3. “Adding song downloads is nonsense”
Wrong. This conclusion is one more perspective mistake. Looking at it on our current point, some may consider it strange. This being said, two massive points are often ignored.
First point, singles are no more singles. This is a key. While in the past a single had a proper meaning, e.g. a song sent on radio and released on a dedicated media. In digital world, all album cuts are virtually singles. The logic changed, as people listen to playlists, they download one, two, three songs from the same album without ever caring about what the album was. Consumers still using the likes iTunes are a very specific group of users and they all basically download the same sets of songs. When Katy Perry manages 5 songs selling over 2 million downloads in the US, those are roughly the same 2 million persons. Considering them as having bough 0,5 copy of the album makes then perfect sense since they really did so. Similarly, when one notices all album tracks of successful albums often sell 500,000 copies or so, it should be regarded as more or less the same 500,000 persons who bought most of the album. Singles are no more singles, they are a part of the album.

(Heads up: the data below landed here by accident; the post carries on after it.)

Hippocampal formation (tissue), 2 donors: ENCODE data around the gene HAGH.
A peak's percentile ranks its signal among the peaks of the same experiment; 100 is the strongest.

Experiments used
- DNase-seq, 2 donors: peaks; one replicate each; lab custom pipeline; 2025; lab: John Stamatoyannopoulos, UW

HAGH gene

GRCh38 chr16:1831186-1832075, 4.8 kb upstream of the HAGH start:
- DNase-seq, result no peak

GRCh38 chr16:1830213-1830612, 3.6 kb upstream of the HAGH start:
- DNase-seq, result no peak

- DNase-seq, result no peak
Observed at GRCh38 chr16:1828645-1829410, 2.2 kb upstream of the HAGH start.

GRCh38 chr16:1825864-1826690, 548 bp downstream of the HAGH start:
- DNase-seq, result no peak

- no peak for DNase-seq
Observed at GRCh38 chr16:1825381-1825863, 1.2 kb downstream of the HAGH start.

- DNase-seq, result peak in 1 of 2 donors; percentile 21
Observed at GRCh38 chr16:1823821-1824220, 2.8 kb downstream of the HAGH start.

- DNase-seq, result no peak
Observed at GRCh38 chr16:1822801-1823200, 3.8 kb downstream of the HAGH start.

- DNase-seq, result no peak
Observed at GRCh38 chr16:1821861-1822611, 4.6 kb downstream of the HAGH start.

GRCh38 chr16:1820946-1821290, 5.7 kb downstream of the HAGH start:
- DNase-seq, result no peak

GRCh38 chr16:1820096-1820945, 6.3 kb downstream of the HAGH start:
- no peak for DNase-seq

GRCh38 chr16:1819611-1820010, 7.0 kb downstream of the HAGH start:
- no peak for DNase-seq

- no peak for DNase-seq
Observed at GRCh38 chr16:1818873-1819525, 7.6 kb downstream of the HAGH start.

Second point, single sales are dying. Getting too much offset because of those sales getting included into an album certification is really fighting against a ghost. A few years ago big hits were all selling 6 million, by now they are selling 4 million, in two years they will be selling 2 million. Their impact on album certifications will be more and more irrelevant, even more compared to album sales added to streaming.
4. “Listening many times one song isn’t the same as buying the album”
Wrong. Yes, wrong. People stream complete albums, others some songs, others only one. Guess what? It was exactly the same on physicals era, even worst. In fact, some people were listening to the full album, some were skipping more and more tracks after each weeks, some were listening to only one… and many were listening to no song at all. Very few people are aware that over 40% of album sales are gifts for other people. How many Rod Stewart songbooks never moved from their package after being offered to your grandma? Yeah, tons of them.